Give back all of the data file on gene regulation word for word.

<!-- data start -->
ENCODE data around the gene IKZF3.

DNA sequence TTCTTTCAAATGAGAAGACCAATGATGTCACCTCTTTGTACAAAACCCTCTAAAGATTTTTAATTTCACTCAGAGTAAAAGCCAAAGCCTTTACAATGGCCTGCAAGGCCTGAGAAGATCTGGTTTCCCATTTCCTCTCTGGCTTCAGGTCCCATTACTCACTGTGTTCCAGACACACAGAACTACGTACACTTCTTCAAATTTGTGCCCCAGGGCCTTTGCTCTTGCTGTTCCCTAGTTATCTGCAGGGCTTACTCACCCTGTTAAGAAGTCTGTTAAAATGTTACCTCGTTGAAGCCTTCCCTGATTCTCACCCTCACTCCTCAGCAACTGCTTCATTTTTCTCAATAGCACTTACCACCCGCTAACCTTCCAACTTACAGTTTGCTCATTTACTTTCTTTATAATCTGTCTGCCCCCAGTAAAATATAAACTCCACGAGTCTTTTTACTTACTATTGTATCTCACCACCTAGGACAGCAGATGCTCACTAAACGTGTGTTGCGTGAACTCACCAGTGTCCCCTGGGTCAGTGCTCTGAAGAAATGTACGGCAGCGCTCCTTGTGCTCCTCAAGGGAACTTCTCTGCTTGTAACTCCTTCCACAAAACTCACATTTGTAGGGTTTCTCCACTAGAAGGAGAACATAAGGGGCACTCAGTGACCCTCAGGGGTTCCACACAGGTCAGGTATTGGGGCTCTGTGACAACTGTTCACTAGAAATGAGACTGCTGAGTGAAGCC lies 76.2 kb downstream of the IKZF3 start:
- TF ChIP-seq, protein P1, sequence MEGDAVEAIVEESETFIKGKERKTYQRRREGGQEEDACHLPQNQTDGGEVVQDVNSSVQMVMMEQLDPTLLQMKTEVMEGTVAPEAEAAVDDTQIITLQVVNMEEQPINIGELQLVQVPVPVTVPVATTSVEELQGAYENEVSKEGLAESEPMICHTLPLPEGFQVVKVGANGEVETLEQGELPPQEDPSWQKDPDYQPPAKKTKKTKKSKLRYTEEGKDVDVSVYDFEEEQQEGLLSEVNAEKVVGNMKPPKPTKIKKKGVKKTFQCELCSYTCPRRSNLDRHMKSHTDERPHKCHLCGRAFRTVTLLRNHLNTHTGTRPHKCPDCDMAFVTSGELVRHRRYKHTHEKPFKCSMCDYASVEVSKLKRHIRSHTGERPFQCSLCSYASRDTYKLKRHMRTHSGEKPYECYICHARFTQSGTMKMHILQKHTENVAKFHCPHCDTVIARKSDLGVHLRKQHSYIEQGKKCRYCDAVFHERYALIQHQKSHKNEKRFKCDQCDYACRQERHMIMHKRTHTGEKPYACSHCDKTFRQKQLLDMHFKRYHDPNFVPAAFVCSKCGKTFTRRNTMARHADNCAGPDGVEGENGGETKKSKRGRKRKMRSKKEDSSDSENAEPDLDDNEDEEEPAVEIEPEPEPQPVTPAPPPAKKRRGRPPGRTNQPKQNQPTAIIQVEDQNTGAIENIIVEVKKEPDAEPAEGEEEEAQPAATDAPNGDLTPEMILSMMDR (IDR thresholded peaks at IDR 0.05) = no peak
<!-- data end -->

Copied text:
ENCODE data around the gene IKZF3.

DNA sequence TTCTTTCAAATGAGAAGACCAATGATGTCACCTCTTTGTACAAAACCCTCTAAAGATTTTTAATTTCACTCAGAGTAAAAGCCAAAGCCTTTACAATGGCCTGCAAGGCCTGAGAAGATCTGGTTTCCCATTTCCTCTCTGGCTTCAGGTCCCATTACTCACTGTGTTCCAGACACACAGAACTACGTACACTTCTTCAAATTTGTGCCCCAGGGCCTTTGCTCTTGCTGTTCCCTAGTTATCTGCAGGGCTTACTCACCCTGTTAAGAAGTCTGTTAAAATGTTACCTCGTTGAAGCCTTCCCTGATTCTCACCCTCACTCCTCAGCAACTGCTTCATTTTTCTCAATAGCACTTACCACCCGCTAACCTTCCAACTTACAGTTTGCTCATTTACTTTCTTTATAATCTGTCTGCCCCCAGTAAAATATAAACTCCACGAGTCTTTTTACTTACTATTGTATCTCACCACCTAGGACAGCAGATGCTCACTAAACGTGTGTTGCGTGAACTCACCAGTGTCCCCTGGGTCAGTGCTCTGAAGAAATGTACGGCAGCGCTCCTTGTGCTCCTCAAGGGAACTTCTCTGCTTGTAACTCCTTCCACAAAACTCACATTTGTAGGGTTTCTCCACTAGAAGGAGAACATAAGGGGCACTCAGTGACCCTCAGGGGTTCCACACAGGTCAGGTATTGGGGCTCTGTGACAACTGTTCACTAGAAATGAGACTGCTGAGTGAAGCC lies 76.2 kb downstream of the IKZF3 start:
- TF ChIP-seq, protein P1, sequence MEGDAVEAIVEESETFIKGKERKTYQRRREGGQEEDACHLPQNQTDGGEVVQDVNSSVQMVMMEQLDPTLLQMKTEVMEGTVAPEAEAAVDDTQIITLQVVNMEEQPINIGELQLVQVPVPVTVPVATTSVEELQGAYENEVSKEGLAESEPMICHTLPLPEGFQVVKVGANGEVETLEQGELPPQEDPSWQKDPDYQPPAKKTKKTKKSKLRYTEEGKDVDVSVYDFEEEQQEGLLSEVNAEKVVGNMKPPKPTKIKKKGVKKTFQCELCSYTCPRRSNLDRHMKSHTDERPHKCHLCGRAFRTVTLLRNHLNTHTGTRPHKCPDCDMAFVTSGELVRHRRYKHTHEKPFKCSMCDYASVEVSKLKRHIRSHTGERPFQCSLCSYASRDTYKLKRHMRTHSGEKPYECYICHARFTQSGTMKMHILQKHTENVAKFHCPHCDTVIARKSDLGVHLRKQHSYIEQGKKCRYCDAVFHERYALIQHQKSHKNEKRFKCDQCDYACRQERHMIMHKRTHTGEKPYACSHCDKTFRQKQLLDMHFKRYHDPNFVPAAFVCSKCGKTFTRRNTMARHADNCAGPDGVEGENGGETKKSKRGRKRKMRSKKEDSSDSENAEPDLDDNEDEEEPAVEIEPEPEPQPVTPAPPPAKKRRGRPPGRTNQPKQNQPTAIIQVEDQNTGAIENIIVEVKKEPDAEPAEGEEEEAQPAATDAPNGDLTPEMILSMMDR (IDR thresholded peaks at IDR 0.05) = no peak